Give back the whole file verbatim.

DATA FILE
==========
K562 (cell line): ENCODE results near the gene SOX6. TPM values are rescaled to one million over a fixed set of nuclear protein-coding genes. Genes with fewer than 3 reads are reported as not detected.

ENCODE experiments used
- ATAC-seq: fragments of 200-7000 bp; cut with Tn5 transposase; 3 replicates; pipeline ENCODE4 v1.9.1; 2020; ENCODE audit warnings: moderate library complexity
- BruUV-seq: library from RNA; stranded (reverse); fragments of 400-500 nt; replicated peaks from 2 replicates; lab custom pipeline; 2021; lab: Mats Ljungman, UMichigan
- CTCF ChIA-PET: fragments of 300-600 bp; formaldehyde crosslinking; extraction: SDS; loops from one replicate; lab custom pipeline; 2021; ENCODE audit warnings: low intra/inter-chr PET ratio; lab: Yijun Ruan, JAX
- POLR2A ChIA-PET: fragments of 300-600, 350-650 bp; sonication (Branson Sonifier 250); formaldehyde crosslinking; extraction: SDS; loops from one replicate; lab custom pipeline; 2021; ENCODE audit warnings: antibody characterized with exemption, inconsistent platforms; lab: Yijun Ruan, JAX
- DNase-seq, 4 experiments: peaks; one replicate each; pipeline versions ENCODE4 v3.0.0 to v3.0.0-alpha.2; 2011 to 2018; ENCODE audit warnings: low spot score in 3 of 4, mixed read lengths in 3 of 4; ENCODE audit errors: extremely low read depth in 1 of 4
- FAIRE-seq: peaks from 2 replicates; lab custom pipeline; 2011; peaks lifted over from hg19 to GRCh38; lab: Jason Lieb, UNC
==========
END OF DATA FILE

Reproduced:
K562 (cell line): ENCODE results near the gene SOX6. TPM values are rescaled to one million over a fixed set of nuclear protein-coding genes. Genes with fewer than 3 reads are reported as not detected.

ENCODE experiments used
- ATAC-seq: fragments of 200-7000 bp; cut with Tn5 transposase; 3 replicates; pipeline ENCODE4 v1.9.1; 2020; ENCODE audit warnings: moderate library complexity
- BruUV-seq: library from RNA; stranded (reverse); fragments of 400-500 nt; replicated peaks from 2 replicates; lab custom pipeline; 2021; lab: Mats Ljungman, UMichigan
- CTCF ChIA-PET: fragments of 300-600 bp; formaldehyde crosslinking; extraction: SDS; loops from one replicate; lab custom pipeline; 2021; ENCODE audit warnings: low intra/inter-chr PET ratio; lab: Yijun Ruan, JAX
- POLR2A ChIA-PET: fragments of 300-600, 350-650 bp; sonication (Branson Sonifier 250); formaldehyde crosslinking; extraction: SDS; loops from one replicate; lab custom pipeline; 2021; ENCODE audit warnings: antibody characterized with exemption, inconsistent platforms; lab: Yijun Ruan, JAX
- DNase-seq, 4 experiments: peaks; one replicate each; pipeline versions ENCODE4 v3.0.0 to v3.0.0-alpha.2; 2011 to 2018; ENCODE audit warnings: low spot score in 3 of 4, mixed read lengths in 3 of 4; ENCODE audit errors: extremely low read depth in 1 of 4
- FAIRE-seq: peaks from 2 replicates; lab custom pipeline; 2011; peaks lifted over from hg19 to GRCh38; lab: Jason Lieb, UNC